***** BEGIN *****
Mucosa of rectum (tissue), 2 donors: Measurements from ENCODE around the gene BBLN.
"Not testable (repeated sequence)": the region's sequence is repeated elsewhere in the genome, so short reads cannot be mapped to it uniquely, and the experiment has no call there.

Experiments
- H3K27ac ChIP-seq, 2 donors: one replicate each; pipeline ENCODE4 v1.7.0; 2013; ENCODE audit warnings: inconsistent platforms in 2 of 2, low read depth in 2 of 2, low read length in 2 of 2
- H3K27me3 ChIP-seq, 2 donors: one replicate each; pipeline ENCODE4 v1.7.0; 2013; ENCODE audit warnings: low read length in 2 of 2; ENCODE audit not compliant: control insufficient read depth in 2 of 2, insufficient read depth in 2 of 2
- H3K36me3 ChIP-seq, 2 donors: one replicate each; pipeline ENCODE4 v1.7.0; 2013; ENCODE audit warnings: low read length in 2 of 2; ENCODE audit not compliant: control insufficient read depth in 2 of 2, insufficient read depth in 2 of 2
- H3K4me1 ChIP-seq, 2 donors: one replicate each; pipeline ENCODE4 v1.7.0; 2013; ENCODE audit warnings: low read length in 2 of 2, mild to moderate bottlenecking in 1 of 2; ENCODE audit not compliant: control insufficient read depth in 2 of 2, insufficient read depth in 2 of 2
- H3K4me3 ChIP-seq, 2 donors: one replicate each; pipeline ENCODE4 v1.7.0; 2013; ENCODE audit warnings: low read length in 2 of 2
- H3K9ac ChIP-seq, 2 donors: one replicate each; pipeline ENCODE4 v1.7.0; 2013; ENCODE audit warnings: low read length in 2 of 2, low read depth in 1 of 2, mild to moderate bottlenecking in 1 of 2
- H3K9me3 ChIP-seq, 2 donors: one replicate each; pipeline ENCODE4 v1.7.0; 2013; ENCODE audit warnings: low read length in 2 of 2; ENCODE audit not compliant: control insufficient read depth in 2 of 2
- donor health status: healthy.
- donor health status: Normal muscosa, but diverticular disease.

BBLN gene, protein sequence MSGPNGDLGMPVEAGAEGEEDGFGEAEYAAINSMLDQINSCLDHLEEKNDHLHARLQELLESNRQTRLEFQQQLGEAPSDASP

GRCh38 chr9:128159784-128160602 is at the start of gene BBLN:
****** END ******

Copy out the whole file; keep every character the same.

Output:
Mucosa of rectum (tissue), 2 donors: Measurements from ENCODE around the gene BBLN.
"Not testable (repeated sequence)": the region's sequence is repeated elsewhere in the genome, so short reads cannot be mapped to it uniquely, and the experiment has no call there.

Experiments
- H3K27ac ChIP-seq, 2 donors: one replicate each; pipeline ENCODE4 v1.7.0; 2013; ENCODE audit warnings: inconsistent platforms in 2 of 2, low read depth in 2 of 2, low read length in 2 of 2
- H3K27me3 ChIP-seq, 2 donors: one replicate each; pipeline ENCODE4 v1.7.0; 2013; ENCODE audit warnings: low read length in 2 of 2; ENCODE audit not compliant: control insufficient read depth in 2 of 2, insufficient read depth in 2 of 2
- H3K36me3 ChIP-seq, 2 donors: one replicate each; pipeline ENCODE4 v1.7.0; 2013; ENCODE audit warnings: low read length in 2 of 2; ENCODE audit not compliant: control insufficient read depth in 2 of 2, insufficient read depth in 2 of 2
- H3K4me1 ChIP-seq, 2 donors: one replicate each; pipeline ENCODE4 v1.7.0; 2013; ENCODE audit warnings: low read length in 2 of 2, mild to moderate bottlenecking in 1 of 2; ENCODE audit not compliant: control insufficient read depth in 2 of 2, insufficient read depth in 2 of 2
- H3K4me3 ChIP-seq, 2 donors: one replicate each; pipeline ENCODE4 v1.7.0; 2013; ENCODE audit warnings: low read length in 2 of 2
- H3K9ac ChIP-seq, 2 donors: one replicate each; pipeline ENCODE4 v1.7.0; 2013; ENCODE audit warnings: low read length in 2 of 2, low read depth in 1 of 2, mild to moderate bottlenecking in 1 of 2
- H3K9me3 ChIP-seq, 2 donors: one replicate each; pipeline ENCODE4 v1.7.0; 2013; ENCODE audit warnings: low read length in 2 of 2; ENCODE audit not compliant: control insufficient read depth in 2 of 2
- donor health status: healthy.
- donor health status: Normal muscosa, but diverticular disease.

BBLN gene, protein sequence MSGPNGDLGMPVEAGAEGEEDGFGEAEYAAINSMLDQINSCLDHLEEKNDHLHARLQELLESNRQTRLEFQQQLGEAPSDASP

GRCh38 chr9:128159784-128160602 is at the start of gene BBLN: